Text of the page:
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Government mulls new petrol pricing model

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The Federal Government is considering a review of pricing policy for Premium Motor Spirit (PMS) also known as petrol, to save the Nigerian National Petroleum Corporation (NNPC) from the burden of under-recovery in the downstream sector.

Besides, government is facing international and domestic pressure to fully deregulate the downstream sector, as stakeholders in Ghanaian and Nigerian petroleum industries emphasised the need to liberalise the sector.

Under the proposed new pricing regime, the price of petrol would be controlled by the global price of crude oil. For instance, consumers are to pay more when the barrel of crude is high and conversely.

The NNPC had taken responsibility of under-recovery since the introduction of petrol price modulation. It was said that the corporation recorded ‘under recovery’ of N49.86 billion between January and March this year due to high crude oil prices.

Under-recovery occurs when the expected open market price of petrol, including cost of importation and distribution, falls below official pump price.

The agency, it was reported, had to bear the burden following the removal of subsidy regime partial deregulation of the downstream sector.

To unburden the national oil organisation, the Minister of State for Petroleum Resources, Ibe Kachikwu, submitted yesterday that the country must find a formula-based pricing system that allows consumers to enjoy friendly prices.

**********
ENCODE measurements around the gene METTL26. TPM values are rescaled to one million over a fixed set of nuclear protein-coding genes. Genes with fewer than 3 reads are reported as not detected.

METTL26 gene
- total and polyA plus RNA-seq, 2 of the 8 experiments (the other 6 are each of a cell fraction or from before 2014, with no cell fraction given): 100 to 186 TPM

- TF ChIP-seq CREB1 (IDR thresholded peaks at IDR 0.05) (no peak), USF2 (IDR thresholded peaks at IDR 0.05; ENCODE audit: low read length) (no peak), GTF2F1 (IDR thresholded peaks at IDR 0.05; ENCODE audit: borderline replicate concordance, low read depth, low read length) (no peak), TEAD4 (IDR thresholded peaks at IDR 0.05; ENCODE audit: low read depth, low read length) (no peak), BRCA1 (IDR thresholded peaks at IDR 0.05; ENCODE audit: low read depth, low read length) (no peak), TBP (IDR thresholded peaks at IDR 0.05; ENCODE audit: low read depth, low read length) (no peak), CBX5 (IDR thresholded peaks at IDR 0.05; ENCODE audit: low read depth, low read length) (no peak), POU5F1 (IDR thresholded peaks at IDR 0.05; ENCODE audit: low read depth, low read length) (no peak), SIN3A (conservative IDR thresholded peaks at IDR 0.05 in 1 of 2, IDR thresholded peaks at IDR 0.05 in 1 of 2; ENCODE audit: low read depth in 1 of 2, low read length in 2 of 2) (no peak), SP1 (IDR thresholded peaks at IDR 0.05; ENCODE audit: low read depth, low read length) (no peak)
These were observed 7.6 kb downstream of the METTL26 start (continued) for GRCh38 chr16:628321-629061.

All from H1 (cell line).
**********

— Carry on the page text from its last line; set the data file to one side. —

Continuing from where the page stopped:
Speaking at the ongoing African Downstream Oil Trading and Logistics (OTL) Expo 2017 in Lagos, Kachikwu said this would enable investors forecast with some degree of accuracy cost recovery and returns on investment.

“Fiscal conditions of the downstream are being considered. Multi-layer charges by various arms of government must have to be streamlined. The fiscal policy review document is currently being processed,” he added.

On the challenges confronting the downstream sector, Kachikwu, who was represented by the Deputy Director, Upstream, Ministry of Petroleum Resources, Kamoru Busari, said: “The refineries continued to struggle and they are down most of the time. Most of the pipelines are either being vandalised due to militancy or are ruptured over a period of time due to non-replacement. A lot of money are being owed marketers from the subsidy era.”

He offered some solutions to include attracting investment into the refinery sector, embarking on massive rehabilitation of the existing ones as well as establishing greenfield facilities to save the country from importing petroleum products.

To enhance liquidity in the sector, the minister said he was working with the Central Bank of Nigeria to ensure access to foreign exchange.He disclosed that government would put in place a domestic funding line to enable investors access funds.


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